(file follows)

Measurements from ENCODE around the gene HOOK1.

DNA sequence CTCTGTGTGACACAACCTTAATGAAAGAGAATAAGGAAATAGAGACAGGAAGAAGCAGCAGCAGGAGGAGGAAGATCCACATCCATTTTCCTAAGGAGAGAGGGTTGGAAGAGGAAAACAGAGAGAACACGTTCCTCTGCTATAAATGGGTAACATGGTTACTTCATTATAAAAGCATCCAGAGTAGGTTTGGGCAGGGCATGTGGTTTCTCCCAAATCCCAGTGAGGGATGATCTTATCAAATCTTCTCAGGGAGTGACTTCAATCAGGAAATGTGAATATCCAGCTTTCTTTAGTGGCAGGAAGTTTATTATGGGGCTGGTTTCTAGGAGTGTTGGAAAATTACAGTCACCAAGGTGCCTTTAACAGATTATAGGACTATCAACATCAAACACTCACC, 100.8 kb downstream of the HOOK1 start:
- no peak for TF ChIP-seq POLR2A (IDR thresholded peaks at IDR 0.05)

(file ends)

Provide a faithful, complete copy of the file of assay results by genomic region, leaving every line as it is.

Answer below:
Measurements from ENCODE around the gene HOOK1.

DNA sequence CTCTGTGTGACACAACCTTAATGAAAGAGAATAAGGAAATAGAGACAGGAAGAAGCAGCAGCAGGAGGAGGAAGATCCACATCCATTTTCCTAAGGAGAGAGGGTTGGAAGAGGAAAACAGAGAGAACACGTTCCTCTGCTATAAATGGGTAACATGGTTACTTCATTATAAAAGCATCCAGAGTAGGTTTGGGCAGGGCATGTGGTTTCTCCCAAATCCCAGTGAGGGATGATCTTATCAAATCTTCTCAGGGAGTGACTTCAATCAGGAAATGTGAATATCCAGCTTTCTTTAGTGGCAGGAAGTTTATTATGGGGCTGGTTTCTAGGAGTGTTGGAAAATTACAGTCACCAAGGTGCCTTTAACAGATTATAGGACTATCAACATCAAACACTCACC, 100.8 kb downstream of the HOOK1 start:
- no peak for TF ChIP-seq POLR2A (IDR thresholded peaks at IDR 0.05)